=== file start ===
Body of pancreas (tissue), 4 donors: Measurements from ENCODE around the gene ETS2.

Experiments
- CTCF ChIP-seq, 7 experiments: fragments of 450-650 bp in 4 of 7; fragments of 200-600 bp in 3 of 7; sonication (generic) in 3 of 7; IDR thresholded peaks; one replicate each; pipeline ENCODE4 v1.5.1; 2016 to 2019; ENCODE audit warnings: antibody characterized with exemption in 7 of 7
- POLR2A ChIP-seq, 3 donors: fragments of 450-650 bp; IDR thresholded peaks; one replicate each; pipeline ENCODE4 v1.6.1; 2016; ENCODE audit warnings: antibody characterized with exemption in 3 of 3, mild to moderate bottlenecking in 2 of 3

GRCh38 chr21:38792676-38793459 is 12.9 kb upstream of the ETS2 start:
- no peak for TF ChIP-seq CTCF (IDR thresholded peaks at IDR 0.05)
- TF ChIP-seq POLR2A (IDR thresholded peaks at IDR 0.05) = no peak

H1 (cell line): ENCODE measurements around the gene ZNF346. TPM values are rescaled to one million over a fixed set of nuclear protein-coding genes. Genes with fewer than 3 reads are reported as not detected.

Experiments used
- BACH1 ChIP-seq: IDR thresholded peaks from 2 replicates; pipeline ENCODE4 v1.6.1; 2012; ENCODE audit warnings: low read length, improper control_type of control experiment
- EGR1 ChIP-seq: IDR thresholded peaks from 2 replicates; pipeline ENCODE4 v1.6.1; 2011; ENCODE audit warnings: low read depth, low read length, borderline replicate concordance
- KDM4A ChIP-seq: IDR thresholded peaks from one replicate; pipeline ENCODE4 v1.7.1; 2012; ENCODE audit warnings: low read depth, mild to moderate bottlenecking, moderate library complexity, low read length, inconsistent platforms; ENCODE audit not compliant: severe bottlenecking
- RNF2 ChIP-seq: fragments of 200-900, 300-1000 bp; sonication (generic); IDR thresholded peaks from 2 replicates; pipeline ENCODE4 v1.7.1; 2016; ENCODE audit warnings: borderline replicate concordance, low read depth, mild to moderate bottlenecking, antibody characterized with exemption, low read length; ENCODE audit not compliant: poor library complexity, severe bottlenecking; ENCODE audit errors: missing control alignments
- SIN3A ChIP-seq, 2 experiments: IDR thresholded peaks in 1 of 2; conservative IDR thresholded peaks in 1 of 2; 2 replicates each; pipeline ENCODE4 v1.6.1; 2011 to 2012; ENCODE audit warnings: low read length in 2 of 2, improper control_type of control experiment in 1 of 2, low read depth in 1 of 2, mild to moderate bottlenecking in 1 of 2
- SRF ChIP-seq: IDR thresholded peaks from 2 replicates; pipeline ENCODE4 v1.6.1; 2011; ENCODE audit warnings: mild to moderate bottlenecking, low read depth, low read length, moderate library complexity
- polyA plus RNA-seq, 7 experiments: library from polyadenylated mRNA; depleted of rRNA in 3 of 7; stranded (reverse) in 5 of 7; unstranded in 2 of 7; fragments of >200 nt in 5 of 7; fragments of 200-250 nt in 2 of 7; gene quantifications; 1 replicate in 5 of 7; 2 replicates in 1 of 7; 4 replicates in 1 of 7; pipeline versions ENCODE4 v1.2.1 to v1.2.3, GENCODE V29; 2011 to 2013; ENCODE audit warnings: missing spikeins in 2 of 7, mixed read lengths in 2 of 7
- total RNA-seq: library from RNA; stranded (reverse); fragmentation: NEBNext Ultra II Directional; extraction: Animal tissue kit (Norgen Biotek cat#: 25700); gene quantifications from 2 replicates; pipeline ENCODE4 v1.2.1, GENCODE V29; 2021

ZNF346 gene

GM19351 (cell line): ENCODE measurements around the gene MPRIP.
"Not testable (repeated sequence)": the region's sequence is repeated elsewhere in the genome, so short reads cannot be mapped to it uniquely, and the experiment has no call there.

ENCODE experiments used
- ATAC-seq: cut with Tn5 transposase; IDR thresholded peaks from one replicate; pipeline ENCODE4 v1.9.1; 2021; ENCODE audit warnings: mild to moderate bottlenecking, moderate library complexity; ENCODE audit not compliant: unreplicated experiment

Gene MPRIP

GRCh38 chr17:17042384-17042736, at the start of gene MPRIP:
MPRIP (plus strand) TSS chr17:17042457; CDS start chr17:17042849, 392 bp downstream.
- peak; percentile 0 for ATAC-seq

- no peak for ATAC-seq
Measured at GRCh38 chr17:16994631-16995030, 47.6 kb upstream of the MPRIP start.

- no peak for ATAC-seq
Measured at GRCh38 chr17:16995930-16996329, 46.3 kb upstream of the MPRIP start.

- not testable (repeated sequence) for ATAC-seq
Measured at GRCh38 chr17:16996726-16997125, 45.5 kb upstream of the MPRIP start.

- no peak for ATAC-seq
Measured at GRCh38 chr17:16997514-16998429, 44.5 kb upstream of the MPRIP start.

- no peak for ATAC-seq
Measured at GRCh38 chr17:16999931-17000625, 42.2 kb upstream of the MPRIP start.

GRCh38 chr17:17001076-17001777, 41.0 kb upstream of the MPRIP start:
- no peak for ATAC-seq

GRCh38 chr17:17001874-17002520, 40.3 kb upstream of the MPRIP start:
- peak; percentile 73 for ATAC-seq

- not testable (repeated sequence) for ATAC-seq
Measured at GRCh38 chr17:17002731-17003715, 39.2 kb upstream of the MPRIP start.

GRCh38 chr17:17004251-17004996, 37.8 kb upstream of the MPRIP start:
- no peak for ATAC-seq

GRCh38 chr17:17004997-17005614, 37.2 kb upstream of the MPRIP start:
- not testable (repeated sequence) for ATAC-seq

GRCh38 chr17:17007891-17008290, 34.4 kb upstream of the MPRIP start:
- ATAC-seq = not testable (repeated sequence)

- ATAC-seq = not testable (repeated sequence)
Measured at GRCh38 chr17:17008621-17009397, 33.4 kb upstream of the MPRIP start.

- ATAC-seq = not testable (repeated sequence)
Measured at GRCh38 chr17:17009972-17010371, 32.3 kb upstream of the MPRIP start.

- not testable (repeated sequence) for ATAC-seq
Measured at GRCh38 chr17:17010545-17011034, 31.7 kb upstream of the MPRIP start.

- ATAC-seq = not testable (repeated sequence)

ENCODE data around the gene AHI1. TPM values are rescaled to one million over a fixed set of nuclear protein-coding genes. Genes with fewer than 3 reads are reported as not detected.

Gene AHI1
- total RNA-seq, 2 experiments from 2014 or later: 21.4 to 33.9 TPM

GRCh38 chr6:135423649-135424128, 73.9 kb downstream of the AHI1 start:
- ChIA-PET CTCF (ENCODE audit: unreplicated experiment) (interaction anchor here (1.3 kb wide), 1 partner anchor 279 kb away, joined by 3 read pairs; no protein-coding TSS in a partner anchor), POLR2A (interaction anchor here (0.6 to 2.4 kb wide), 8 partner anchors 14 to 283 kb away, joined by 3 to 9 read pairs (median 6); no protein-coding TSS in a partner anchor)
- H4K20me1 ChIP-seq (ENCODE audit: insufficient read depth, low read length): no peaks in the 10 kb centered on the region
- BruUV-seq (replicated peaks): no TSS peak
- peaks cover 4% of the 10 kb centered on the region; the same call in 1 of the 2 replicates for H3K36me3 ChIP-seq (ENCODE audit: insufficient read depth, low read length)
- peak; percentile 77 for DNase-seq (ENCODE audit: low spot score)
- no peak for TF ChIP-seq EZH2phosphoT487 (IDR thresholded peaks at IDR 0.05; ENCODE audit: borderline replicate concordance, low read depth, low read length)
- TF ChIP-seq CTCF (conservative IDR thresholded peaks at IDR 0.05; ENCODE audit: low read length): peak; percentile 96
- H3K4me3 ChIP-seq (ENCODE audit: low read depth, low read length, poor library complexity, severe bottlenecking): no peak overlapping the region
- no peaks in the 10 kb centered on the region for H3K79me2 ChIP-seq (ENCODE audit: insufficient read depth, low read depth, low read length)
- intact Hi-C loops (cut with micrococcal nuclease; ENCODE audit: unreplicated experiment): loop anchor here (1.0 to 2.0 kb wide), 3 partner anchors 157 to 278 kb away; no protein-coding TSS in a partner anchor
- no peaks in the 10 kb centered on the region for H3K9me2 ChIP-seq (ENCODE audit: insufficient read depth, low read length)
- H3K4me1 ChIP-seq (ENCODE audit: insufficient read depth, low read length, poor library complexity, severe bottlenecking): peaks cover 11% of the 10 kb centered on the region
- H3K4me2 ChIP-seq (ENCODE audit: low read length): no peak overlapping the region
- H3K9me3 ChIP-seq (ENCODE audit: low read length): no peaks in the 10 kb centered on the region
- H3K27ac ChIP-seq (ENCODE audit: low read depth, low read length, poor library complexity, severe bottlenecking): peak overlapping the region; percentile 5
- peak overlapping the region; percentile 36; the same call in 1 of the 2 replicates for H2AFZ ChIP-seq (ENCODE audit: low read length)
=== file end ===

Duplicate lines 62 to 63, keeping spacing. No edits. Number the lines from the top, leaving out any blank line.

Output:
- BruUV-seq (replicated peaks): no TSS peak
- peaks cover 4% of the 10 kb centered on the region; the same call in 1 of the 2 replicates for H3K36me3 ChIP-seq (ENCODE audit: insufficient read depth, low read length)